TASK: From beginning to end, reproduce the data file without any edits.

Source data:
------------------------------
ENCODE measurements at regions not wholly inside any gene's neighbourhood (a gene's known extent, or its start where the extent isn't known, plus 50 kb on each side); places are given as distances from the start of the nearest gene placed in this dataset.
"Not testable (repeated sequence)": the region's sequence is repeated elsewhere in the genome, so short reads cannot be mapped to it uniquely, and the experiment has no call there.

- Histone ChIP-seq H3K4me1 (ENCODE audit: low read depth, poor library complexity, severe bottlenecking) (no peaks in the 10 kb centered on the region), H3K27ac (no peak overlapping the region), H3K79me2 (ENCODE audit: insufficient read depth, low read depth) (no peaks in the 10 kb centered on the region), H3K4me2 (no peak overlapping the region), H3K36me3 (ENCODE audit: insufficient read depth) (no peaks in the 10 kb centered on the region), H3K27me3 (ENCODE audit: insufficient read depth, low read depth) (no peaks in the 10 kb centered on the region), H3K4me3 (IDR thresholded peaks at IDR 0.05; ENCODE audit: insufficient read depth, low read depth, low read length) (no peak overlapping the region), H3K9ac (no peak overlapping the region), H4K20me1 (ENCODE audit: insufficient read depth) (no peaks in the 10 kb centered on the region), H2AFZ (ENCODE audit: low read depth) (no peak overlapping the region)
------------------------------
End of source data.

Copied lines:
ENCODE measurements at regions not wholly inside any gene's neighbourhood (a gene's known extent, or its start where the extent isn't known, plus 50 kb on each side); places are given as distances from the start of the nearest gene placed in this dataset.
"Not testable (repeated sequence)": the region's sequence is repeated elsewhere in the genome, so short reads cannot be mapped to it uniquely, and the experiment has no call there.

- Histone ChIP-seq H3K4me1 (ENCODE audit: low read depth, poor library complexity, severe bottlenecking) (no peaks in the 10 kb centered on the region), H3K27ac (no peak overlapping the region), H3K79me2 (ENCODE audit: insufficient read depth, low read depth) (no peaks in the 10 kb centered on the region), H3K4me2 (no peak overlapping the region), H3K36me3 (ENCODE audit: insufficient read depth) (no peaks in the 10 kb centered on the region), H3K27me3 (ENCODE audit: insufficient read depth, low read depth) (no peaks in the 10 kb centered on the region), H3K4me3 (IDR thresholded peaks at IDR 0.05; ENCODE audit: insufficient read depth, low read depth, low read length) (no peak overlapping the region), H3K9ac (no peak overlapping the region), H4K20me1 (ENCODE audit: insufficient read depth) (no peaks in the 10 kb centered on the region), H2AFZ (ENCODE audit: low read depth) (no peak overlapping the region)